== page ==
Updated 59 min 53 sec ago
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Women cleared of defamation in French sexual misconduct case

  • The court considered that the women and journalists acted in good faith, which is a defense for defamation under French law

PARIS: A Paris court has dismissed a defamation case against six women who accused a former French lawmaker of sexual misconduct and the journalists who reported the allegations.
The court on Friday ordered Denis Baupin to pay 1,000 euros ($1,120) in damages to each of the 12 people he sued.
In May 2016, investigative website Mediapart and radio station France Inter published and broadcast accounts from 14 women who alleged Baupin had groped, sexted or otherwise harassed them.
The prominent Green Party member resigned as vice president of the lower House of Parliament but denied wrongdoing and launched a defamation lawsuit against the six women who were identified in the reports, some witnesses and journalists.
The case had been under particular scrutiny in the wake of the #MeToo movement.
Women rights activists have seen it as a test of French women’s ability to speak out when they think powerful men have sexually harassed or abused them — and how journalists can report it.
The court considered that the women and journalists acted in good faith, which is a defense for defamation under French law.
In addition, it considered France Inter and Mediapart respected their additional obligations: the legitimacy of journalists’ goals in producing a story, demonstrating an absence of personal animosity, prudence and balance, and the quality of the investigation.
Most of the women who spoke about Baupin’s alleged behavior from 1998 to 2013 were fellow Green Party members, and outrage greeted their descriptions.
Four filed criminal complaints for sexual harassment at the time. A nine-month judicial investigation ended without charges. Prosecutors said the three-year statute of limitations had expired, but released a statement saying the women’s “measured, constant statements” and witness corroboration created a set of facts to support allegations of actions that “may for some of them be classified as criminal.”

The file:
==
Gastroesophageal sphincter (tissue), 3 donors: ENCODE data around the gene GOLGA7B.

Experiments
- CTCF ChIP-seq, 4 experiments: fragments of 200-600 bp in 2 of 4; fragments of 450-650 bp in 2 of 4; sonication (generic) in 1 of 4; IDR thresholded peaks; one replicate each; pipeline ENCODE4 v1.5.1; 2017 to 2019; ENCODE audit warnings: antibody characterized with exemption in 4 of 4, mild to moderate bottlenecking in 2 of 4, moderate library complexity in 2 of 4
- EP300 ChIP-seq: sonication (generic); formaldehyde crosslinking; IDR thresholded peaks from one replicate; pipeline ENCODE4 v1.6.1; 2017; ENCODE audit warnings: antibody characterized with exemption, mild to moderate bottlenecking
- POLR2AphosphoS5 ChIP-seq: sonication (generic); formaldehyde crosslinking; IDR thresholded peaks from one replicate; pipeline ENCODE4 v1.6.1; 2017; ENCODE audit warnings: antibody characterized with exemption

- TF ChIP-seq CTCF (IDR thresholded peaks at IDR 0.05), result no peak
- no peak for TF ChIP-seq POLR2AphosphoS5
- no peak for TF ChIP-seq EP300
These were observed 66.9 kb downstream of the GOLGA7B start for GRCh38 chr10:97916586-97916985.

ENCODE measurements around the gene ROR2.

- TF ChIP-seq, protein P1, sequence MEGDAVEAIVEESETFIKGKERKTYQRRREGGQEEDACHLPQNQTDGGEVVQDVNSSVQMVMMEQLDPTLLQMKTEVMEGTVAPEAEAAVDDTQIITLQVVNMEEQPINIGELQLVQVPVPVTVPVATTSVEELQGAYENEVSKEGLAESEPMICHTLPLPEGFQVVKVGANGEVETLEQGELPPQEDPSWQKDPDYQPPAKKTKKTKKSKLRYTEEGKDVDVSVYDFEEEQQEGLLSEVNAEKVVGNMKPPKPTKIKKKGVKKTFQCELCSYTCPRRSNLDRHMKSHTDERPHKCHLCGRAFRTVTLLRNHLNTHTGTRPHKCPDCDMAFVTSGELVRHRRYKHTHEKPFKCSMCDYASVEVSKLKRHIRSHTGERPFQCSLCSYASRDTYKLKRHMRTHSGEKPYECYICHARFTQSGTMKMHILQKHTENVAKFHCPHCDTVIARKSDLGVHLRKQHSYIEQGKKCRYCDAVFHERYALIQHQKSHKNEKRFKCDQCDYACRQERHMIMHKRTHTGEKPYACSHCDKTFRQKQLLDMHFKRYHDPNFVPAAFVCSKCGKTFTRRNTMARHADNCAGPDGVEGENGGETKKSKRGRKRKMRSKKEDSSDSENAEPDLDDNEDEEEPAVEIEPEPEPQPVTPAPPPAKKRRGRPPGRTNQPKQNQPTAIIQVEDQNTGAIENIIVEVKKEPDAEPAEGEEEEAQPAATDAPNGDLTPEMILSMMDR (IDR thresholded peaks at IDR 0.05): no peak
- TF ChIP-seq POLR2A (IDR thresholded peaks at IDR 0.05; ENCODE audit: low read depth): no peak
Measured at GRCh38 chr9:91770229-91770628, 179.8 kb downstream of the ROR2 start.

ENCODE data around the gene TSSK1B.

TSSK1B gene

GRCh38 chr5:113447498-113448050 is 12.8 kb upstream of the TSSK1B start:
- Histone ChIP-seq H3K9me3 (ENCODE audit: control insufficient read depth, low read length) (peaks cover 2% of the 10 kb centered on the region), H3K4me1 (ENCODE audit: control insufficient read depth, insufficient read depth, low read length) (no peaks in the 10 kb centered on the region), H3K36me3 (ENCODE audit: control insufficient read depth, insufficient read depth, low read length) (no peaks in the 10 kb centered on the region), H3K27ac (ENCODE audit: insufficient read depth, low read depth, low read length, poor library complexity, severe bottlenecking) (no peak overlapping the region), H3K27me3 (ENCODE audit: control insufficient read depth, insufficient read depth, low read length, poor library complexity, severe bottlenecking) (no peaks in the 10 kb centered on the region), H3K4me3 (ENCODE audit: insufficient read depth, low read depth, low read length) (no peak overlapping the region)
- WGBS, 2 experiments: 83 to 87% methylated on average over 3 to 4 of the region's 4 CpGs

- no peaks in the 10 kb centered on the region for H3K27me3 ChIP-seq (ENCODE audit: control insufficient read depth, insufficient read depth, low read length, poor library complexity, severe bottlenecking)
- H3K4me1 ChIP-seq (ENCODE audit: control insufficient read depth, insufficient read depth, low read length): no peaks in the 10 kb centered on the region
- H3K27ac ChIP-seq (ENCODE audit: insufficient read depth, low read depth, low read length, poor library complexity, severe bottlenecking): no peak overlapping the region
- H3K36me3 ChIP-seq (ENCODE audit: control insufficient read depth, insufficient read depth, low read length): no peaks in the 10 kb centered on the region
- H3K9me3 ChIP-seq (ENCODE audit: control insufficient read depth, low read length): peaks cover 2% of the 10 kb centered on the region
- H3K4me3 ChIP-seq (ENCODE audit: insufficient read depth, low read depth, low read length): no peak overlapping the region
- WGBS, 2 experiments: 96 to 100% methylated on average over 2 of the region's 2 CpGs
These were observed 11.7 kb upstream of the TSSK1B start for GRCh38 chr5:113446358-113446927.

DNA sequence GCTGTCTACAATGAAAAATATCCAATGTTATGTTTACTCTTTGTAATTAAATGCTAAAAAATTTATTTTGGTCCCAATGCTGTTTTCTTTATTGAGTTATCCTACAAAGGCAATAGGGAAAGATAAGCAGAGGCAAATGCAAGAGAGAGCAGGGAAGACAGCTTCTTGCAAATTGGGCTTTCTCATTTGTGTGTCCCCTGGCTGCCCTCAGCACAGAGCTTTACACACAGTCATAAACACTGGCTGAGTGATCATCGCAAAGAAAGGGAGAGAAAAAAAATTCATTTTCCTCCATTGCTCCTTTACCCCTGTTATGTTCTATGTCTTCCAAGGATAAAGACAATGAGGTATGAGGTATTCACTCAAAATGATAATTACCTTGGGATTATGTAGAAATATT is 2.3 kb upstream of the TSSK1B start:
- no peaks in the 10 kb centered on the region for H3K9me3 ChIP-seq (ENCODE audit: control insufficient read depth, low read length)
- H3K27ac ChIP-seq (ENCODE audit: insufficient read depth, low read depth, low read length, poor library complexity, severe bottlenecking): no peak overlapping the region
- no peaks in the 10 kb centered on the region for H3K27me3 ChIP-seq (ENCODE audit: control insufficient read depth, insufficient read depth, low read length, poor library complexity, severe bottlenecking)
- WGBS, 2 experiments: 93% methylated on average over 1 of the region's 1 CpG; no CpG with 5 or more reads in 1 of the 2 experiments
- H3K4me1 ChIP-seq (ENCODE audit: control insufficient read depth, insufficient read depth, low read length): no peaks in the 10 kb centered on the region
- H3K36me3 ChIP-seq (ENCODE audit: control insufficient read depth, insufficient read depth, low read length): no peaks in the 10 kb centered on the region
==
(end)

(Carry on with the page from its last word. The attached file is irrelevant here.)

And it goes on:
The cleared women greeted the ruling with tears of joy and relief.
Lawyer Claire Moleon, a lawyer for one of them, told The Associated Press that “this is a great victory.”
“This is a very strong signal given by justice. It’s putting an end to a move that we were noticing to use defamation lawsuits to put more pressure on the victims of sexual harassment and sexual abuse,” she said.
Moleon stressed that Baupin’s order to pay damages to the people he sent on trial shows that “sanctions apply” to such cases.
During the February trial, women had described, often with lots of emotion, their alleged harassment through text messages and inappropriate comments, and in some cases, alleged sexual assault attempts.
Some former officials of France’s Green Party also testified in court, saying they should have acted earlier on reports of sexual misconduct. They stressed that the #MeToo movement has raised their awareness.
Baupin’s lawyer Emmanuel Pierrat, had argued his client did nothing illegal and had filed a defamation lawsuit to “fully clear his name.”
Baupin had decided not to attend the trial.